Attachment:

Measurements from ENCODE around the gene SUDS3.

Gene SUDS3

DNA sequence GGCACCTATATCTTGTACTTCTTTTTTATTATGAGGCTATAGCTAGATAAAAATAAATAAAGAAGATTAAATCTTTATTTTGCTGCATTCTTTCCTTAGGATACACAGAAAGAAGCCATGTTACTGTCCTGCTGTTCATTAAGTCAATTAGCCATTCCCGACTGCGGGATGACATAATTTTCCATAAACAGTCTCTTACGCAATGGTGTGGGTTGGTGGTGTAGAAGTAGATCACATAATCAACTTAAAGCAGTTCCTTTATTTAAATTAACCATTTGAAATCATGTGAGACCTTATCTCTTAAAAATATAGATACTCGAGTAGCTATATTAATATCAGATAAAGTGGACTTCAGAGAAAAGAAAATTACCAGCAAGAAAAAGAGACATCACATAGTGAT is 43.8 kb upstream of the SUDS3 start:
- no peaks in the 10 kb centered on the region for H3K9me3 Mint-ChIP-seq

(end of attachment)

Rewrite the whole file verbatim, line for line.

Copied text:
Measurements from ENCODE around the gene SUDS3.

Gene SUDS3

DNA sequence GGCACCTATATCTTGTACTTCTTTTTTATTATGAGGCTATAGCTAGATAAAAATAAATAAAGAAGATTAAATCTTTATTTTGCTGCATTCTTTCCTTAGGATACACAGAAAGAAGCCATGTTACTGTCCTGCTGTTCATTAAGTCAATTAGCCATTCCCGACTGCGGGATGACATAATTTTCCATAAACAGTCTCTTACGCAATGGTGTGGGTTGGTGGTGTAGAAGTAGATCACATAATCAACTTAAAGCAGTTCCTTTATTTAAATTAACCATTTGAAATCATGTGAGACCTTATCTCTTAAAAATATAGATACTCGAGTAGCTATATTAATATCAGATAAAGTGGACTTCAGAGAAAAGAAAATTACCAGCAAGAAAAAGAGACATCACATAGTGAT is 43.8 kb upstream of the SUDS3 start:
- no peaks in the 10 kb centered on the region for H3K9me3 Mint-ChIP-seq